Aaron SteinThe Sensor Gap and Open Skies

Is there a sensor gap?

Today, Jeffrey and Aaron discuss the Treaty on Open Skies, Russia’s new spy plane, the sensor gap, compliance concerns, and the “taxi” option. The conversation begins with a general discussion about the Russian spy plane, before pivoting to a more general discussion about the continued value of the Treaty for United States security.

Jeffrey and Aaron discussed a number of articles during the podcast:

David Alee, “New Russian Open Skies jet, Tu-214ON,” McConnell Air Force Base, April 2, 2013.

Exhibit R-2, RDT&E Budget Item Justification: PB 2015 Air Force, March 2014.

Digital Visual Imaging System (Open Skies Sensors),” Department of the Air Force, October 23, 2013.

Briefing on TU-214,” Second Open Skies Review Conference, Open Skies Consultative Commission, June 22, 2010.

Jeffrey’s twitter #hashtag campaign to get the Administration to release a fact sheet. (#NOSENSORGAP!)

Adherence to and Compliance With Arms Control, Nonproliferation, and Disarmament Agreements and Commitments, Treaty on Open Skies, US Department of State, July 12, 2013.

AH Kats, “The Open Mouth Policy Versus the Open Skies Policy,” RAND Corp, May 1, 1959.

Sidney D. Drell and Christopher W. Stubbs, “Realizing the Full Potential of the Open Skies Treaty,” Arms Control Association, July/August 2011.

William Kristol, “A Secret Fight over Russia in the Obama Administration,” The Weekly Standard, April 13, 2014.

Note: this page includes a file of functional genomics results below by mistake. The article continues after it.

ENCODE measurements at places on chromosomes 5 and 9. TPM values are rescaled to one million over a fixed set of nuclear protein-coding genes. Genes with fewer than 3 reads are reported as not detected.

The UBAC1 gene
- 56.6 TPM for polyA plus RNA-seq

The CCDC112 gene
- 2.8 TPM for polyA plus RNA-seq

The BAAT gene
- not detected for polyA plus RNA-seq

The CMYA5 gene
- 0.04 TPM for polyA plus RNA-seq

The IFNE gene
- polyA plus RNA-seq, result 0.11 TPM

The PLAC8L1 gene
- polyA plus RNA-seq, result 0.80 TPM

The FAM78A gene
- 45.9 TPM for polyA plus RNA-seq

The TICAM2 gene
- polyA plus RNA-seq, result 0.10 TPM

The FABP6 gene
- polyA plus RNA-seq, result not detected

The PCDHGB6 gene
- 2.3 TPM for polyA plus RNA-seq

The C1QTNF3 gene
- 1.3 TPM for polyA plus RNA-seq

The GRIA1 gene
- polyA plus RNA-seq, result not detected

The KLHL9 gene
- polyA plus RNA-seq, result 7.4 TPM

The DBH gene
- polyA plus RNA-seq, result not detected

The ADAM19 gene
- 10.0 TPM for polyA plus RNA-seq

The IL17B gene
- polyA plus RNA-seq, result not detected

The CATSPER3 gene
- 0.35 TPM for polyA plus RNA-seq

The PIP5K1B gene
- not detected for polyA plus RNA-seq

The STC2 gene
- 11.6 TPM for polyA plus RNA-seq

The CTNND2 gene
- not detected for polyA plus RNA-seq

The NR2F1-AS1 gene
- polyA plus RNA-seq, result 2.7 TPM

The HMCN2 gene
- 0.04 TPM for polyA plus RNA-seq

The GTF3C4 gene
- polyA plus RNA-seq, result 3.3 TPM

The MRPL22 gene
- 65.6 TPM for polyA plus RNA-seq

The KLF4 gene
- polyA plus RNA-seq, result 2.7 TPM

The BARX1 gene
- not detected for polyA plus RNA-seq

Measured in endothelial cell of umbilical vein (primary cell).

Adam Kredo, “Lawmakers Seek to Stop Russian Spy Flights,” The Washington Free Beacon, April 30, 2014.

Bill Gertz, “Inside the Ring: House panel moves to stop Russia spy flights over U.S.,” The Washington Times, April 30, 2014.

As always, you can subscribe to the (now better sounding) Arms Control Wonk Podcast on iTunes.


  1. Kevin (History)

    To answer your question about how it takes five years to get funding for the new US Open Skies aircraft go ahead a google the JCIDS process. You will then be impressed that it only took five years to get the money.

  2. krepon (History)

    terminology matters: it’s NOT a spy plane. That’s right wing blather. It’s an aircraft that does cooperative aerial monitoring.

  3. krepon (History)

    terminology matters: it’s NOT a spy plane.That’s right wing blather. It’s an aircraft that carries out cooperative aerial monitoring under agreed procedures using agreed sensors.

  4. krepon (History)

    Plus, guys, you’re not helping by framing this as a “sensor gap.” The digital camera would be operated so as to provide the same resolution as the old film camera.

  5. j_kies (History)

    Lets not forget economics and commercial support; its hard to get wet processing for film anymore at even hideous prices. The digital replacements are far less expensive to operate and provide arguably less resolution (densitometer scanning v oversampling). As a sensor geek, this is merely getting with current events.

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